The court also looked to the statute's history, finding that interpreting Section 1782 to reach only bodies exercising governmental authority is consistent with Congress' intent to improve existing practices of providing judicial assistance between the United States and foreign countries. In addition, the court found that comity is fostered when federal courts assist foreign and international governmental bodies, not when they help private bodies decide private disputes abroad. Finally, the court found that extending Section 1782 to permit discovery in private international arbitration disputes would be at odds with the Federal Arbitration Act (FAA), which governs domestic arbitration, because Section 1782 permits much broader discovery than the FAA allows. In the court's view, if Section 1782 applied to international arbitration tribunals, parties to private foreign arbitrations would have access to more extensive discovery than is available in domestic arbitration.
Accordingly, the Supreme Court concluded that the commercial German Arbitration Institute (DIS) arbitral tribunal in ZF Auto did not qualify as a "foreign or international tribunal" under Section 1782 because "[n]o government is involved in creating the DIS panel or prescribing its procedures." Id. at *8.
Similarly, the Supreme Court found that the ad hoc investment treaty tribunal in AlixPartners was not a governmental or intergovernmental tribunal that fell within the scope of Section 1782. Under Section 1782, the test is whether "the features [of the adjudicatory body] and other evidence establish the intent of the relevant nations to imbue the body in question with governmental authority." Id. at *10. But nothing in the relevant treaty showed "Russia and Lithuania's intent that an ad hoc panel exercise governmental authority." Id. at *9.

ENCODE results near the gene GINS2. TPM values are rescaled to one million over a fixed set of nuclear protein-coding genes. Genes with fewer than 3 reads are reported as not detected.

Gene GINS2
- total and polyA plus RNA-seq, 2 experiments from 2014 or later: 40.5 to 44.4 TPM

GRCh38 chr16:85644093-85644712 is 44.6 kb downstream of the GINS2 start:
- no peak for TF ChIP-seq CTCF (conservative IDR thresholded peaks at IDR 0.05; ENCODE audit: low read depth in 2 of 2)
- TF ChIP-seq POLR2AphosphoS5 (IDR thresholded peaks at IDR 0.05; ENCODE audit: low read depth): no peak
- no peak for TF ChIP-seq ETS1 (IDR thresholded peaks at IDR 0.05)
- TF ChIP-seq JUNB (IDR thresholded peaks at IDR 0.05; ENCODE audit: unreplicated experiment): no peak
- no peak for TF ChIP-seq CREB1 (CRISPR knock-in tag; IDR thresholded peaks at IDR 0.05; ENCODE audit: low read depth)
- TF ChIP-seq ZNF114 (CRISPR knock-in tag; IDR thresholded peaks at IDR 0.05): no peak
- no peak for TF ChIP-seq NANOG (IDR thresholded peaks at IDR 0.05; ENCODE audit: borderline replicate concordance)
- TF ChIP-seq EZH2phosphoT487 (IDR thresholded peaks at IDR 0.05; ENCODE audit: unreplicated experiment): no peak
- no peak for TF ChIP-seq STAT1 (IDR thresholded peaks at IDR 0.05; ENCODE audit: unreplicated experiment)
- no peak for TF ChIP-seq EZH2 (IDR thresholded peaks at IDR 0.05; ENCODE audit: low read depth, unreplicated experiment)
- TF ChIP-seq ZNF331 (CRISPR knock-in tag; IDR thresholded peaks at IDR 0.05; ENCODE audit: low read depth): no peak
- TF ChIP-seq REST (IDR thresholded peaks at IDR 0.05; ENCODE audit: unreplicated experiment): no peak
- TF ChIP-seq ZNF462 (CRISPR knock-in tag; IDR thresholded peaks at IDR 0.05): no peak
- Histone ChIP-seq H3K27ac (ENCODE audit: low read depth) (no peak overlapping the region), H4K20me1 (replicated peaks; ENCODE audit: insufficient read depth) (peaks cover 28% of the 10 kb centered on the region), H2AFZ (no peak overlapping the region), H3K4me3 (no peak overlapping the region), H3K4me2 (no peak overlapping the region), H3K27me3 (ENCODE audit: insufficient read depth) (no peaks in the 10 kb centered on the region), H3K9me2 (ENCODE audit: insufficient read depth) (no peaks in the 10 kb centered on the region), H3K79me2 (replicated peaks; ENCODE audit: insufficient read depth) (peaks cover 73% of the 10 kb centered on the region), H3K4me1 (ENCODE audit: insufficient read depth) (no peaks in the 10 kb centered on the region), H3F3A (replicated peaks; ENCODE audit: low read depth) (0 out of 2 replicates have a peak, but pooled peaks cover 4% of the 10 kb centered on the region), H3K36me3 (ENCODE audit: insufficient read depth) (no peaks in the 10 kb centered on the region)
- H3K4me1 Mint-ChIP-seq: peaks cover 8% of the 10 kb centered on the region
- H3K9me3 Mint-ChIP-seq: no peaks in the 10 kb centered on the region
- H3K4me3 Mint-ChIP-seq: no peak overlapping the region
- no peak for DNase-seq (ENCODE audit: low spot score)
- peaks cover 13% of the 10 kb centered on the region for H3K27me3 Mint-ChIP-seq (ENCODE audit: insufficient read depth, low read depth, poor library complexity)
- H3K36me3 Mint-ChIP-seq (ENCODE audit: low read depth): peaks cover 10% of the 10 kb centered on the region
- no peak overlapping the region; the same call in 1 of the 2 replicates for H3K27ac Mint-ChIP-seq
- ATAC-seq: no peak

Impact of the Supreme Court's Decision
The Supreme Court's ruling resolves a circuit split over the scope of Section 1782, with the U.S. Courts of Appeals for the Second, Fifth and Seventh Circuits holding that "foreign or international tribunal" in Section 1782 excludes foreign commercial arbitrations, and the Fourth and Sixth Circuits' holding that it does not. From now on, parties to foreign private commercial arbitrations and some investor-state arbitrations will not be able to seek discovery in U.S. courts under Section 1782.
The Supreme Court, however, reserved its position on certain ad hoc tribunals because "sovereigns might imbue an ad hoc arbitration panel with official authority" since governmental and intergovernmental bodies "may take many forms." Id. at *10. This carve-out may allow for Section 1782's use in some investor-state arbitrations.
Importantly, the Supreme Court's decision in ZF Auto does not affect the availability of Section 7 of the FAA as a discovery tool in international arbitrations seated in the U.S. Under Section 7, the arbitrators "may summon in writing any person to attend before them or any of them as a witness and in a proper case to bring with him or them any book, record, document, or paper which may be deemed material as evidence in the case." Further, the federal district court where the arbitral tribunal is seated may compel the person to comply with the order of the arbitrators to appear before them and to provide documents that may be material to the case.
1 975 F.3d 689 (7th Cir. 2020), cert. granted, 141 S.Ct. 1684 (Mar. 22, 2021).
2 ZF Automotive US, Inc. v. Luxshare, Ltd., 15 F.4th 780 (6th Cir. 2021), cert. granted, 142 S. Ct. 637 (2021), and AlixPartners LLP v. The Fund for Protection of Investor Rights in Foreign States 5 F.4th 216 (2d Cir. 2021), cert. granted, 142 S. Ct. 638 (2021).
3 28 U.S.C. § 1782(a).